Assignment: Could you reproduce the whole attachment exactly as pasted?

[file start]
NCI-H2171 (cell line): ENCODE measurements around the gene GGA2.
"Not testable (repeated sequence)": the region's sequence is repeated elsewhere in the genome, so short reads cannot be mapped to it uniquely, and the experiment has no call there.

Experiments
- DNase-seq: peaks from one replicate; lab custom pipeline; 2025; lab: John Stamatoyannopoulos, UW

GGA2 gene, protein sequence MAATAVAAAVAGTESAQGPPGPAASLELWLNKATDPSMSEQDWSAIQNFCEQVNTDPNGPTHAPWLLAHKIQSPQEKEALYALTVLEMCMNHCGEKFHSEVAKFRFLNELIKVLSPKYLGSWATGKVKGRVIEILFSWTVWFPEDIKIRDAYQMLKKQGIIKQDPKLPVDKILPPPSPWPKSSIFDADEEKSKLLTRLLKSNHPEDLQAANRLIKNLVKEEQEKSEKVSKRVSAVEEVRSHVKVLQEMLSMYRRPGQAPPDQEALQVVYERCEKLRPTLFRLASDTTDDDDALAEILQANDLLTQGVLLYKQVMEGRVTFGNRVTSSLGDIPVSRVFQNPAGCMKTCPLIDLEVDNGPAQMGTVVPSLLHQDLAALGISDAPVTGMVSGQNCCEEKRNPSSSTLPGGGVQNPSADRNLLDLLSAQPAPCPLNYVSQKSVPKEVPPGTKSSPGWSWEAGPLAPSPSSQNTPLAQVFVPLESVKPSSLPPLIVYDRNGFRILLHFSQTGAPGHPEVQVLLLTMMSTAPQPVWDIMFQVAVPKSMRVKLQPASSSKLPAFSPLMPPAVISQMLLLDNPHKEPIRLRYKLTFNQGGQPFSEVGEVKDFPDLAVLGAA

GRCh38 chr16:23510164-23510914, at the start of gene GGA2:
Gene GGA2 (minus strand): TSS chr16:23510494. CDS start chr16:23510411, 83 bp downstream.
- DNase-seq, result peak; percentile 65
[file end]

NCI-H2171 (cell line): ENCODE measurements around the gene GGA2.
"Not testable (repeated sequence)": the region's sequence is repeated elsewhere in the genome, so short reads cannot be mapped to it uniquely, and the experiment has no call there.

Experiments
- DNase-seq: peaks from one replicate; lab custom pipeline; 2025; lab: John Stamatoyannopoulos, UW

GGA2 gene, protein sequence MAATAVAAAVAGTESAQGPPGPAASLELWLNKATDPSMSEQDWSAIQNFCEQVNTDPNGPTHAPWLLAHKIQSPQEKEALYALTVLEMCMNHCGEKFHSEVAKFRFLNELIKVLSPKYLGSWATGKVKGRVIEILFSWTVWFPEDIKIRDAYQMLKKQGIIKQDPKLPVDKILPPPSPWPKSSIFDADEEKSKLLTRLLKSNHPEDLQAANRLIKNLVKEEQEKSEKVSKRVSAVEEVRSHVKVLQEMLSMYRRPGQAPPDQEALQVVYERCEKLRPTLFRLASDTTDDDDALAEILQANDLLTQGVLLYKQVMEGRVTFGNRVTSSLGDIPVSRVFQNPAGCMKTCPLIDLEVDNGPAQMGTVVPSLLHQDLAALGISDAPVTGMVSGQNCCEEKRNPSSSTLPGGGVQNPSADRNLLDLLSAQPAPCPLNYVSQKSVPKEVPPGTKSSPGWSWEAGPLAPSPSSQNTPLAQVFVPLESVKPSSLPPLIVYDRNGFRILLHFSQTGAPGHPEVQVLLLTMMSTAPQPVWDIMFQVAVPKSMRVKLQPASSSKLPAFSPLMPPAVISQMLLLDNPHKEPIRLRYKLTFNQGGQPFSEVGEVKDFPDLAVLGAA

GRCh38 chr16:23510164-23510914, at the start of gene GGA2:
Gene GGA2 (minus strand): TSS chr16:23510494. CDS start chr16:23510411, 83 bp downstream.
- DNase-seq, result peak; percentile 65